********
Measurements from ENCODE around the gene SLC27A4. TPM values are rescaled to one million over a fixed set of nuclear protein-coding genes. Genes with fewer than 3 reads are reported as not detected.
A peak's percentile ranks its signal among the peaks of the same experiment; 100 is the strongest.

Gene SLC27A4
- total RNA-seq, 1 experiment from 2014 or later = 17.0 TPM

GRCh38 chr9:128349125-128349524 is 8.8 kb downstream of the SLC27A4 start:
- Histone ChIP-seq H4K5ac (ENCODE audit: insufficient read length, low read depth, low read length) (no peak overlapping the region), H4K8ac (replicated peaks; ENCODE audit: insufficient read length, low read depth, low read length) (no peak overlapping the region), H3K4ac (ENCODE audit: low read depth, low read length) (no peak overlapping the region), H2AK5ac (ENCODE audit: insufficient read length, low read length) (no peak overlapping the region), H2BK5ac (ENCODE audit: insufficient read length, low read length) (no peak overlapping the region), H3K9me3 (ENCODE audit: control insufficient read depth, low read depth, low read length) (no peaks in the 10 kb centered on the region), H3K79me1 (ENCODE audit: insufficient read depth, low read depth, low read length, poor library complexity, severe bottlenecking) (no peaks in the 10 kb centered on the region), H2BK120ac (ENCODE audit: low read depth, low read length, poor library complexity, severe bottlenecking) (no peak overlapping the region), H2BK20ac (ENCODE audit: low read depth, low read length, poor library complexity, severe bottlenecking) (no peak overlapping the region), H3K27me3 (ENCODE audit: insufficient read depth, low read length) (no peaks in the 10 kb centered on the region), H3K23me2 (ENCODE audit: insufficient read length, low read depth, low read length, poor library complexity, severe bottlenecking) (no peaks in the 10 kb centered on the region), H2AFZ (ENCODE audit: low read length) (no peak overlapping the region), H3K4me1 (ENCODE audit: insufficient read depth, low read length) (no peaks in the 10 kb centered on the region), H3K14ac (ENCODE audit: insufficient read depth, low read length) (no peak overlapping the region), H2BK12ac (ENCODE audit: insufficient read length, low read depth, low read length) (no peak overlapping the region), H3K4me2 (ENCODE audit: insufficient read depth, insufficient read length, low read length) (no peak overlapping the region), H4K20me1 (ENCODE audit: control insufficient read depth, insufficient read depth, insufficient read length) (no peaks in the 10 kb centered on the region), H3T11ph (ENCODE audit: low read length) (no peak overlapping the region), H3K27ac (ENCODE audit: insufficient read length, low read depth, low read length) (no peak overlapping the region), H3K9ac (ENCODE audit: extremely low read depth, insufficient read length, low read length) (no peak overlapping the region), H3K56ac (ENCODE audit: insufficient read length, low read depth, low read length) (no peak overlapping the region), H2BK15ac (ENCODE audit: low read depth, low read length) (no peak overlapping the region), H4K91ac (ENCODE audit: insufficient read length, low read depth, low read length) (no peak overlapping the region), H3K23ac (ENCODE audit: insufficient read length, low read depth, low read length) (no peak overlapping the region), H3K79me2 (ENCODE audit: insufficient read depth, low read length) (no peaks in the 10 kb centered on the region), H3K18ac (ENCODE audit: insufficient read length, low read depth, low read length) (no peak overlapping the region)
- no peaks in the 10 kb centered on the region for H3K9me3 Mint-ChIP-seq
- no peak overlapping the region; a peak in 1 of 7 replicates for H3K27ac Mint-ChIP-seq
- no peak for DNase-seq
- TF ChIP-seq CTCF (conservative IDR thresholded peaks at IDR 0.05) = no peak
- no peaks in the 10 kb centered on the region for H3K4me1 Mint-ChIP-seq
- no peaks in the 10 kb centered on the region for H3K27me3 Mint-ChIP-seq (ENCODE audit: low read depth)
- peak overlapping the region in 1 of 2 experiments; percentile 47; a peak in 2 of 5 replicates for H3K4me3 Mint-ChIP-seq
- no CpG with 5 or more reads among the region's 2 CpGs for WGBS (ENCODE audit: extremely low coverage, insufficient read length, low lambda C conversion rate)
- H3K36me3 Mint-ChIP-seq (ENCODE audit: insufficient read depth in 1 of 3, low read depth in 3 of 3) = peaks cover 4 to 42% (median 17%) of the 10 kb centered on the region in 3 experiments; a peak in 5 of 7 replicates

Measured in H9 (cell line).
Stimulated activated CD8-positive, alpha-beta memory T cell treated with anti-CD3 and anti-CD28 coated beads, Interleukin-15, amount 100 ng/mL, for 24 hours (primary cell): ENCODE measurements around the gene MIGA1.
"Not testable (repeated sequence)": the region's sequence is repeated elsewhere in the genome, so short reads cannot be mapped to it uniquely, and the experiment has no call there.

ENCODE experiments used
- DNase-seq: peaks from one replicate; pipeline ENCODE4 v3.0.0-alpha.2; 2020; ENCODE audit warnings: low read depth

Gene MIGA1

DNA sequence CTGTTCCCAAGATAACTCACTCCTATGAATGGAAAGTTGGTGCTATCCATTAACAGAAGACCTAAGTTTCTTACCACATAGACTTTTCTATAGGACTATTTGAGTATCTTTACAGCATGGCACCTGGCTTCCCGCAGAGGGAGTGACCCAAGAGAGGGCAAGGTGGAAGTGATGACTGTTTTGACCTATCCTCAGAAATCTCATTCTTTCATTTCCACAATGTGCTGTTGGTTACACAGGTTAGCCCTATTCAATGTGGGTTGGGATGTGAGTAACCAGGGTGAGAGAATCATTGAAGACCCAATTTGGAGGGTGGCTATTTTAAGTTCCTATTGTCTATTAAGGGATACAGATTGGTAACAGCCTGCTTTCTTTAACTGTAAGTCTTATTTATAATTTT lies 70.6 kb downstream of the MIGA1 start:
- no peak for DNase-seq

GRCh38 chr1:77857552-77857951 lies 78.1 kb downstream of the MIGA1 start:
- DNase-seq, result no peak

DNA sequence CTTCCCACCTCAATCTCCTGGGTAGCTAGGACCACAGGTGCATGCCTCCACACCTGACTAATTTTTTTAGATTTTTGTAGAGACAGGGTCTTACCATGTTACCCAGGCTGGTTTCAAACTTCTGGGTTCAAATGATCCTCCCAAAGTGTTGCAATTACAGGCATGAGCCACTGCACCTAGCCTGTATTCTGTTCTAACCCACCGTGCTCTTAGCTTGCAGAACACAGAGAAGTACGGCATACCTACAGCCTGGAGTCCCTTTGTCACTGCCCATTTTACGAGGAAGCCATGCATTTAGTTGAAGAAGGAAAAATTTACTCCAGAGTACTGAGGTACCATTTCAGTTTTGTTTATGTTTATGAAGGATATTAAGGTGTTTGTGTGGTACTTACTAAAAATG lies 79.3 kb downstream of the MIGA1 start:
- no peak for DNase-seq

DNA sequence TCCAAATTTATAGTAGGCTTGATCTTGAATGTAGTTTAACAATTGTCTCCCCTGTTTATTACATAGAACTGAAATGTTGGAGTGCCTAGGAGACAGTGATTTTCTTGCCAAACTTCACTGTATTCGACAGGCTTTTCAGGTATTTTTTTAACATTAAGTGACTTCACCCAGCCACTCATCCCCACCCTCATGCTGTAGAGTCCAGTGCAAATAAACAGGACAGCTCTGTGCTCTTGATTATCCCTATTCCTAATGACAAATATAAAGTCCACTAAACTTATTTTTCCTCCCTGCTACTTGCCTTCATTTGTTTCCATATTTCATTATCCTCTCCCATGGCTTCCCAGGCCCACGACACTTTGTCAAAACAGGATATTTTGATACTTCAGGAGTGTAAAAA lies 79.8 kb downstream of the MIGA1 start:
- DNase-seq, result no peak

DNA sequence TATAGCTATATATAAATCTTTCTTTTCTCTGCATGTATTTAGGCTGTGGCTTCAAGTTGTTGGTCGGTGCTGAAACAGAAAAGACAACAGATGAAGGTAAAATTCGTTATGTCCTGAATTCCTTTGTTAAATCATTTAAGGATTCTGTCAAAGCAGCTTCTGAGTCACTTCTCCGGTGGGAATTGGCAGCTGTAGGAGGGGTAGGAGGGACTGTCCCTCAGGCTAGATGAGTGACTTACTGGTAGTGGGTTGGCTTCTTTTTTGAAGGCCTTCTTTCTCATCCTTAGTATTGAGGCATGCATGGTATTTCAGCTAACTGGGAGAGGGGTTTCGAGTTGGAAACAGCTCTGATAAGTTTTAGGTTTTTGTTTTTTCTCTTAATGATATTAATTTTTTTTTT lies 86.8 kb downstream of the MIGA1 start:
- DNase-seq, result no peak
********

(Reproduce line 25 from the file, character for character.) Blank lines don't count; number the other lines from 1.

- DNase-seq, result no peak